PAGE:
“It was something different every day,” said Shane. “She would take one step forward and two steps back. She would get a little better, but she would never be fully out of the woods.”
At one point, Abby’s lung collapsed and she needed a chest tube. During most of her time in the PICU, she was on one form of ventilation or another, unable to speak, and she was too weak to write. There was a constant fear that a blood clot would stop her heart or cause a stroke.
Hanging over all of those fears and frustrations was the cloud of the COVID pandemic. To reduce the risk of patients contracting COVID, visitation was restricted during the two months Abby spent at GCH. Only two designated visitors were allowed in the room with Abby at a time and only one person was allowed to stay overnight.
"She was practically at death's door and we were all just trying to be with her,” said Colleen, who slept in a chair holding her daughter’s hand for 60 nights. When Abby was awake enough to communicate her needs, all she wanted was
"We would hold hands because if I woke up and had to use the bathroom, I couldn't talk loud enough, so we would have a hand squeezing code,” said Abby. “I would squeeze her hand twice to go to the bathroom. Once meant 'I love you.'"
Turning the Corner
About a week after Abby arrived at GCH, she finally started to turn a corner. Both her family and her doctors credit the change of trajectory to a treatment called plasmapheresis, in which Abby’s blood was pumped out of her body and passed through a machine to filter out harmful immune factors that were driving her disease.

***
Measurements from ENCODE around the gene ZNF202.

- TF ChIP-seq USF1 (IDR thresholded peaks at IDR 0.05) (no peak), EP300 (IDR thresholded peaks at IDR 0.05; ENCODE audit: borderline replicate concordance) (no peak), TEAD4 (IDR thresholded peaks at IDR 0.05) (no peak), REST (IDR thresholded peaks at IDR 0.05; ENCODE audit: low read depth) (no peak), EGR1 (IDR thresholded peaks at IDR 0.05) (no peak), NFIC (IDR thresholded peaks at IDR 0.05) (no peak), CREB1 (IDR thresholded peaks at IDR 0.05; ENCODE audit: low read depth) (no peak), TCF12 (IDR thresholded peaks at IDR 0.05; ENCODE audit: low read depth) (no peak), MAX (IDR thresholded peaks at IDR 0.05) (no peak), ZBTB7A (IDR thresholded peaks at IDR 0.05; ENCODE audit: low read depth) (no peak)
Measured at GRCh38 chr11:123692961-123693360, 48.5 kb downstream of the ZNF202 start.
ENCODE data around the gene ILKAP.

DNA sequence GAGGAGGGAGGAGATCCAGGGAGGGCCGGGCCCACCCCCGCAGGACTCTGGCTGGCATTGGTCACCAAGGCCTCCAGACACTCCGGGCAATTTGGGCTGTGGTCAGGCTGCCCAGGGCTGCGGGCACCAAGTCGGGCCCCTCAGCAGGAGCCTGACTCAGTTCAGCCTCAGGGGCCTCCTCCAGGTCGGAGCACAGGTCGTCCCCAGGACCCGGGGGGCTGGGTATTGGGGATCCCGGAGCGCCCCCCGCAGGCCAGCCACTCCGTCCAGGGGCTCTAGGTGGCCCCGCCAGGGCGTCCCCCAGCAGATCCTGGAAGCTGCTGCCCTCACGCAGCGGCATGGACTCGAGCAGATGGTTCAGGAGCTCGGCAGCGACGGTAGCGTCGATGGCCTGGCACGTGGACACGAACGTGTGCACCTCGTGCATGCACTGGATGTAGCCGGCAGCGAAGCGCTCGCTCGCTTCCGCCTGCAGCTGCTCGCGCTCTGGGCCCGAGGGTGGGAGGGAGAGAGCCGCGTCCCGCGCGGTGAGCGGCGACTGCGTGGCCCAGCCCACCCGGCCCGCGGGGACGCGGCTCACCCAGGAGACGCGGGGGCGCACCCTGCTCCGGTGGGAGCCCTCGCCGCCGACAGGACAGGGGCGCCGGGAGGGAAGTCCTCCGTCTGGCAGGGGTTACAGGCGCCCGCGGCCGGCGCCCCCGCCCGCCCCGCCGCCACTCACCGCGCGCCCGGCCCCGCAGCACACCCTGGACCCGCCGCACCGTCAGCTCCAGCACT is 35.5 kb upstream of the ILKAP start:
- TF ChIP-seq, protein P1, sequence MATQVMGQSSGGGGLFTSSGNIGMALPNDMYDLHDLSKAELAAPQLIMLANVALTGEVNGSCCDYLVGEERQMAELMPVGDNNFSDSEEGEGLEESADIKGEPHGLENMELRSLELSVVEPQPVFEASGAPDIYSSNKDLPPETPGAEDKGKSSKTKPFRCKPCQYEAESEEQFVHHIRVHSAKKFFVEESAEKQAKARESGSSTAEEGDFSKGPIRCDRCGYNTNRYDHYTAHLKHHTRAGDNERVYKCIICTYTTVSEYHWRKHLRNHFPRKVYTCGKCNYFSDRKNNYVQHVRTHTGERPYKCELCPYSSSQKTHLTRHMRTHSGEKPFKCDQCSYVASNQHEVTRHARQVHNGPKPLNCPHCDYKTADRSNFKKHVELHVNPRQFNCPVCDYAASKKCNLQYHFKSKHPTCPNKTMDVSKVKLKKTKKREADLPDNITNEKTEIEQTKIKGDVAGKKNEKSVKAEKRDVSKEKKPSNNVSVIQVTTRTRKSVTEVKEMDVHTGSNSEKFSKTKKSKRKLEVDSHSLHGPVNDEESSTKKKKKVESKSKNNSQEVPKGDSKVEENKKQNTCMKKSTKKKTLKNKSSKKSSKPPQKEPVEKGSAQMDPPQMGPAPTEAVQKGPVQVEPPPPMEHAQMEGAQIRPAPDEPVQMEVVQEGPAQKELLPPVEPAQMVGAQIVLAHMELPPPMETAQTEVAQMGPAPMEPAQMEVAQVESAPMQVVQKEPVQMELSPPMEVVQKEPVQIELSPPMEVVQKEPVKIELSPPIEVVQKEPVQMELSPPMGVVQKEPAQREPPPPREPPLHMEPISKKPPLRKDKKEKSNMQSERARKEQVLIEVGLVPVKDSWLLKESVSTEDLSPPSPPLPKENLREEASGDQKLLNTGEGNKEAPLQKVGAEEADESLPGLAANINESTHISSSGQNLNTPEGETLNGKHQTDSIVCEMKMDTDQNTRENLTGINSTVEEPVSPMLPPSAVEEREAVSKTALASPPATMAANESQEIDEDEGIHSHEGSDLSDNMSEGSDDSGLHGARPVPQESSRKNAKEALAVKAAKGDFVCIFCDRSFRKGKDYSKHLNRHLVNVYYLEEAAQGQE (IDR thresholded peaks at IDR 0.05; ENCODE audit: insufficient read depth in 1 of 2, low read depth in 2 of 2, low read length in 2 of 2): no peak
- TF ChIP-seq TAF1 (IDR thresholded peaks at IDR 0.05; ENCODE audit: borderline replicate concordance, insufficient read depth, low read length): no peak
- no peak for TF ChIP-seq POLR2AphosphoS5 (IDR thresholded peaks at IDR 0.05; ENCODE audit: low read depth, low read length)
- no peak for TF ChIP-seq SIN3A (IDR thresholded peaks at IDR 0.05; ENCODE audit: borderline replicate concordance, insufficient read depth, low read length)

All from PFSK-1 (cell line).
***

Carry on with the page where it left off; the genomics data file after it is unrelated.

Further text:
Plasmapheresis, paired with drugs to suppress her immune system, helped to stop Abby’s downward spiral and keep her on a level plane. After three full weeks in the PICU, Abby was well enough to move to the pediatric floor.
Slowly, she started to feel better and her “naturally bubbly nature started to peek through,” according to Schutt. Soon, she was going for frequent “walks” around the unit (in which her family walked while she enjoyed the change of scenery from her wheelchair) and she was able to get back to at least one thing she loves: TikTok dances.
“Whether she was standing up or laying down, she was doing TikTok dances,” says Abby’s dad, Shane. "She would literally have a CPAP on her face and be doing a dance.”
Abby made steady progress during her month on the pediatric unit, with many triumphs in physical therapy and just a few scares and setbacks along the way. Finally, on August 2, she was able to go home.
A New Beginning and a New Friend
Since Abby has been home, she has been weaned off of most of her medications, her blood clots are gone, and she has gained back the 20 pounds she lost in the hospital.
"Abby had a long stay with us, but now she is doing phenomenal,” said Schutt. “You wouldn't even know she had been in the hospital or that she has any health issues. She has recovered fantastically."
Schutt and her doctors continue to monitor Abby’s progress with the hope that she will one day be able to stop all of her medications. For now, she will continue to receive infusions of a monoclonal antibody treatment, called rituximab, every six months until her doctors determine it’s no longer needed.
For Abby, it has been a harrowing year, but it hasn’t been a total loss. She gained a new friend out of the ordeal, someone who can truly understand what she’s been through.
“We found someone on the Vasculitis Foundation who lives in Australia and has the same illness,” said Abby, referring to a foundation that educates patients and families impacted
by vasculitis, a family of rare diseases that includes GPA.
The pair first connected a few weeks after Abby was diagnosed with GPA, and they’ve kept in touch ever since. Half a world away, but bonded by a common experience, they hope to meet in person someday soon.